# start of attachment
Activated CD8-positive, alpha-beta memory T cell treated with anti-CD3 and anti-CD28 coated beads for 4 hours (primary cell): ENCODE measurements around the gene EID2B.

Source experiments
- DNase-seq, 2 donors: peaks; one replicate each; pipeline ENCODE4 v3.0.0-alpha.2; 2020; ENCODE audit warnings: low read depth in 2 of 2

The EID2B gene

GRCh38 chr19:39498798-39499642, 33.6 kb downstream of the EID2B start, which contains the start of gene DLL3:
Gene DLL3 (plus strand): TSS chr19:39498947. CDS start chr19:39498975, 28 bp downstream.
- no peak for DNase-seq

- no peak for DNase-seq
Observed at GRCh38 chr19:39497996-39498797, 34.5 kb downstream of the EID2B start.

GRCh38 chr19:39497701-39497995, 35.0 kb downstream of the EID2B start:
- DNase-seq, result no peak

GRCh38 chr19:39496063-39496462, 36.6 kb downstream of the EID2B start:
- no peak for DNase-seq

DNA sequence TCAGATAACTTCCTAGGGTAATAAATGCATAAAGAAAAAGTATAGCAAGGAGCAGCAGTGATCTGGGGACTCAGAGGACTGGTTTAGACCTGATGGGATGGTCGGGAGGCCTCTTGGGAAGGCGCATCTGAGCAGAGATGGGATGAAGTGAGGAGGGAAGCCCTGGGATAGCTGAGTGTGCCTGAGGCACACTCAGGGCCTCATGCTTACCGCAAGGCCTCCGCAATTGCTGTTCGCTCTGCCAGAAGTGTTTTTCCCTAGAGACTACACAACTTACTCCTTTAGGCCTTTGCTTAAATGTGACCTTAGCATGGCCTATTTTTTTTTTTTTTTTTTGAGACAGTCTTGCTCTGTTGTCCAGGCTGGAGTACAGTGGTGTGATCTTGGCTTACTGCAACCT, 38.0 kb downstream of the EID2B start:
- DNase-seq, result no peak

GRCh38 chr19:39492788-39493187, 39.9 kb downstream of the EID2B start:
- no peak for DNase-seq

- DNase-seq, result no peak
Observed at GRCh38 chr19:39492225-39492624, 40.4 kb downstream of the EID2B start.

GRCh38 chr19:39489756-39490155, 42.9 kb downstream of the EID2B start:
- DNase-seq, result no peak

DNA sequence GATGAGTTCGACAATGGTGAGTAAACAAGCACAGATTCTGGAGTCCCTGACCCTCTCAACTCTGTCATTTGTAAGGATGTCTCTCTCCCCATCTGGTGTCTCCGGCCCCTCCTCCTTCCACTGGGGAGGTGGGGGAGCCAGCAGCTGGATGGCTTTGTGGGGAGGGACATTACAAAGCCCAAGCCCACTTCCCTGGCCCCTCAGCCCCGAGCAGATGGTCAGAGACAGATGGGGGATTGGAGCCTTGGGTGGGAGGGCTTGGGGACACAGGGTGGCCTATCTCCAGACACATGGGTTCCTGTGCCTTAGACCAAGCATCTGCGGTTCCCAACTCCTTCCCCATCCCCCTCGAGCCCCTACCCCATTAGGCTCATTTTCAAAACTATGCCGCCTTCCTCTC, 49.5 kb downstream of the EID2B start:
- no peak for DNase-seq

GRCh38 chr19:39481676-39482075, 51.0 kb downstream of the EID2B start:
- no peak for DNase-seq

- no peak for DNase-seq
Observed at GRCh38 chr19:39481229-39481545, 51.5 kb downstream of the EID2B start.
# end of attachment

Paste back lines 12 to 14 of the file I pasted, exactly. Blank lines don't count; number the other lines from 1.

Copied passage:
GRCh38 chr19:39496063-39496462, 36.6 kb downstream of the EID2B start:
- no peak for DNase-seq

DNA sequence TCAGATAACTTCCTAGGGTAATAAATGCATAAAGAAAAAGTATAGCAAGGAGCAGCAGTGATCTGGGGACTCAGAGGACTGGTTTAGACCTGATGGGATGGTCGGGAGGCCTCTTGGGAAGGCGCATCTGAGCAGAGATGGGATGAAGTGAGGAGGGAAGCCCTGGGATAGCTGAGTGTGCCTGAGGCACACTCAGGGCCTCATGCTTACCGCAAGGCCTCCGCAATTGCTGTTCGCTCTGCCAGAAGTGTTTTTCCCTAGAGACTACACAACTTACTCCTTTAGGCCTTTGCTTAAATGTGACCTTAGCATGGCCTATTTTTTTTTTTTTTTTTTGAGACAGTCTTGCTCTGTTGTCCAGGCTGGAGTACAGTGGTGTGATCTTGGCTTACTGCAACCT, 38.0 kb downstream of the EID2B start: